India’s Supreme Court green lights contentious new parliamentary complex

A Heritage Disaster?

India’s Supreme Court green lights contentious new parliamentary complex

Illustration of the massive planned redevelopment of New Delhi's colonial-era parliament and governmental complex, which was approved at the start of this year. (Courtesy HCP Designs)

The Supreme Court of India has permitted work to proceed on an expansive—and to many, problematically expensive at an estimated $2.7 billion—overhaul of the country’s core governmental complex in the capital of New Delhi.

The massive project includes several major elements with the most notable of them being a new parliamentary building to be built by engineering firm Tata Projects that will boast a distinctive triangular form and be situated directly in front of the existing, colonial-era Sansad Bhavan (Parliament House). That 1927 building, with its famously circular perimeter designed by English architects Edwin Lutyens and Herbert Baker, will eventually be converted into a museum when construction of the new building is completed and members of India’s supreme legislative body have moved in. The current Parliament House was designed by Lutyens and Baker for the British Raj before being converted into the seat of democracy for a newly independent India just over 20 years later.

The foundation stone for the new building was laid by Prime Minister Narendra Modi in a ceremony held in December.

As noted by BBC News, joining the new Parliament House (estimated price tag: $122 million) as part of the so-called Central Vista Project will be new residences for the prime minister and vice president, a new office building to house assorted governmental ministries that will replace the existing secretariat complex, and a major redesign of Rajpath (King’s Avenue), the landmark-flanked ceremonial corridor cutting through the bureaucratic heart of New Delhi.

India’s current parliament building, completed in 1927 for the British Raj. (A. Savin/Wikimedia Commons/Free Art License)

Approval of the Central Vista overhaul by India’s highest court, which examined and ultimately dismissed legal challenges arguing that the redevelopment project is in violation of environmental and land-use rules, is considered a major victory for Modi. But, as mentioned, the ambitious—and many would say overly extravagant—plans have been met with significant backlash from environmental, architectural heritage, and political groups including the Indian National Congress (INC). As the major opposition party, the INC criticized the ruling party, Modi’s Bharatiya Janata Party (BJP), for championing a “new, costly redevelopment plan at a time when the country is undergoing a health crisis and a contracting economy,” per the BBC.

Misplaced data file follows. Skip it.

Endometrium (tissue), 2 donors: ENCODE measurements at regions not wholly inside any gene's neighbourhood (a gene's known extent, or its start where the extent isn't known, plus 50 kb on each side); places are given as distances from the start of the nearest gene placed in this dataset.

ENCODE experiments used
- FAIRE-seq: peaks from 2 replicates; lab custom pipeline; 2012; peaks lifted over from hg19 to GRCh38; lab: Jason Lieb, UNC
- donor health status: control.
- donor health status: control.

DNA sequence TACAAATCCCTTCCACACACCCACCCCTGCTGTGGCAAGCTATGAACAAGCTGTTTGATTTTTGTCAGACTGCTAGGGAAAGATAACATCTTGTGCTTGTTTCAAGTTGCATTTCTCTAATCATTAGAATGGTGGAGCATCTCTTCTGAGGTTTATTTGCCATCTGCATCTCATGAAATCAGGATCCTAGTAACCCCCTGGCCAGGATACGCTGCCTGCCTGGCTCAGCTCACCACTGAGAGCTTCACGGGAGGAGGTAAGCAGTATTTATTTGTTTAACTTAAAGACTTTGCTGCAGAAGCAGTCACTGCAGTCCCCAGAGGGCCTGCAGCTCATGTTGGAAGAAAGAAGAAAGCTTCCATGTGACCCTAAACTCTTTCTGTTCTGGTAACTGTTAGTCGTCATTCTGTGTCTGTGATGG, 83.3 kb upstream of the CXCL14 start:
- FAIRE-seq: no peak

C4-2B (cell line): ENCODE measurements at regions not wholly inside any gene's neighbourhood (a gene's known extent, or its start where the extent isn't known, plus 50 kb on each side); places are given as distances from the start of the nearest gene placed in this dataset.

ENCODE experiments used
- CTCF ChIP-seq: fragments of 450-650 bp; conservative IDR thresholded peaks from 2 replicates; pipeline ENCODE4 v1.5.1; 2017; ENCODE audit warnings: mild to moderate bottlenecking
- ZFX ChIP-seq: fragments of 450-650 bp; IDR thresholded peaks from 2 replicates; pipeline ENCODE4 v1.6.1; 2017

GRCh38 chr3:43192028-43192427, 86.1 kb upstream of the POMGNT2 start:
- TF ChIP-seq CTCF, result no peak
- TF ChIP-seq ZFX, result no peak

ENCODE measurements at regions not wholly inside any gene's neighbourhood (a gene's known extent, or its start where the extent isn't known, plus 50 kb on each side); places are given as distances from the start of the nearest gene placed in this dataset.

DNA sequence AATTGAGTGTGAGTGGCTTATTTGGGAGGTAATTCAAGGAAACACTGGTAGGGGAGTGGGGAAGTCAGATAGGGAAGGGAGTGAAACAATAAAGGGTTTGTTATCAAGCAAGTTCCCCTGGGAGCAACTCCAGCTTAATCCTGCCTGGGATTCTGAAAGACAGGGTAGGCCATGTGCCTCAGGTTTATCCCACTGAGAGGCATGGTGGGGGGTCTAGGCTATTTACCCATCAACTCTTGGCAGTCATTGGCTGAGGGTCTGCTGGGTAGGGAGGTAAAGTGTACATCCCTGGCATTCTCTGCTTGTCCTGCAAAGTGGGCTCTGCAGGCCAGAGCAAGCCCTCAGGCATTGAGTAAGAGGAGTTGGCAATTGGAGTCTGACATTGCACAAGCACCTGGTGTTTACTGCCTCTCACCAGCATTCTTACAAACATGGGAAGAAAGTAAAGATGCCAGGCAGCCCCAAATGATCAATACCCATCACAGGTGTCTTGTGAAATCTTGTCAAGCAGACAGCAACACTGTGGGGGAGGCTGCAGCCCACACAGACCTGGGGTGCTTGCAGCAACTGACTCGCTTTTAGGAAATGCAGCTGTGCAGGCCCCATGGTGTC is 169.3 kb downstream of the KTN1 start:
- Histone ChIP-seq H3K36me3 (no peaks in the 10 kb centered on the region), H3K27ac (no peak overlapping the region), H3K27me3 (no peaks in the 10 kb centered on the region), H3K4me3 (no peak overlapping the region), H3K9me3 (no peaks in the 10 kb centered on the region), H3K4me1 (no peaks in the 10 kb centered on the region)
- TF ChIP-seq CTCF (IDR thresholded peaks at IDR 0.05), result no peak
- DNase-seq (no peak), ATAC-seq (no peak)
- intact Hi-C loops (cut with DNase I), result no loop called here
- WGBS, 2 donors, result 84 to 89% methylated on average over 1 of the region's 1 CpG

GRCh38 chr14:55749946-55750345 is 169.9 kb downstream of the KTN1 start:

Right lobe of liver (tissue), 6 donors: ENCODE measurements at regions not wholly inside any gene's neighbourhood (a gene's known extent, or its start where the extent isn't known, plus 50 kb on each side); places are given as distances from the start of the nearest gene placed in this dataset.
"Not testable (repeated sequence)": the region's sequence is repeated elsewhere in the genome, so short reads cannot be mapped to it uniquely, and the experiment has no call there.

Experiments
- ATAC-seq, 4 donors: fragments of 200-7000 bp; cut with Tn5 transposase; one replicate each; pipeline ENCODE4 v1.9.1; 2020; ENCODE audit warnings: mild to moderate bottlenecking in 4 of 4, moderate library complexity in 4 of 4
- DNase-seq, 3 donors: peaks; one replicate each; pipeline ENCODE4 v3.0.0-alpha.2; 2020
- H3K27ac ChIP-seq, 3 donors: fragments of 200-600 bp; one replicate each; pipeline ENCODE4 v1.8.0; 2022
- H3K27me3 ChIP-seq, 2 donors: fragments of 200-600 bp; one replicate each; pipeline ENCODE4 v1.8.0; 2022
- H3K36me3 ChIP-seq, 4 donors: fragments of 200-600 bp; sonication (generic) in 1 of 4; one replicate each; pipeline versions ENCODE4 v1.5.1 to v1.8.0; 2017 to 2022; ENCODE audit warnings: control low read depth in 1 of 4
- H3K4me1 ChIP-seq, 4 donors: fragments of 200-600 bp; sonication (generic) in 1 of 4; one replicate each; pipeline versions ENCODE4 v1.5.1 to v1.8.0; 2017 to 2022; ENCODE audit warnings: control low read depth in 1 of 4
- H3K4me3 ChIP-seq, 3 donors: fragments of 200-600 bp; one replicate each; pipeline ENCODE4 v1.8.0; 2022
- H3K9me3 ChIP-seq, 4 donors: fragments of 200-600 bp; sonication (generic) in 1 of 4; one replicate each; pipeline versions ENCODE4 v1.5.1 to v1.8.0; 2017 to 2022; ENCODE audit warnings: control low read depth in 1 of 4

Following the court’s ruling, The Guardian reported Randeep Singh Surjewala, a spokesperson for the INC, as referring to the project as a “misplaced priorities of a whimsical autocrat seeking to etch his name in the annals of history with cement and mortar.”

In addition to its eye-popping costs during a time of COVID-induced economic crisis, there are also concerns that the development will desecrate the architectural heritage of the Central Visa area. Joining the chorus of critics is Mumbai-born British sculptor Anish Kapoor who wrote in an op-ed piece published last May by The Guardian:

Delhi is a city in crisis—it is perhaps the most polluted city in the world. This rethinking of the centre of Indian power could and should be an opportunity to take on the power of architectural imagination and rethinking of Delhi as the capital of modern India. The destruction of Lutyens’ Delhi is deeply misguided and comes out of Modi’s political fanaticism. This is not the redesign of buildings, it is instead Modi’s way of placing himself at the centre and cementing his legacy as the maker of a new Hindu India.

Modi’s government has staunchly defended the plans, arguing that a shiny new parliamentary complex is necessary as the current one is too cramped for the current legislative composition—the Parliament of India has grown in seats over the years—and is showing signs of “distress and over-use.” Many critics have agreed that the current parliamentary complex is indeed in need of an urgent refresh, but counter that modernizing the existing building instead of building completely anew would be more financial prudent during a time of significant uncertainty.

In a recent essay published in English-language daily Indian newspaper The Indian Express, Arjun Ram Meghwal, Union Minister of State for Parliamentary Affairs and Heavy Industries & Public Enterprises praised the planned new parliamentary complex as being a “monument to cultural diversity” and noted it will be a more “spacious, energy-efficient, accessible, and tech-friendly building.” He argued that rejuvenating the existing building to meet the needs of the modern Indian government would simply be unfeasible:

“Since Parliament is a heritage building, there are severe limitations to the structural repair, alteration and modifications that can be made,” Meghwal wrote. “The existing Parliament building lacks several safety features such as earthquake-proofing, a standard fireproofing system and also has inadequate office space.”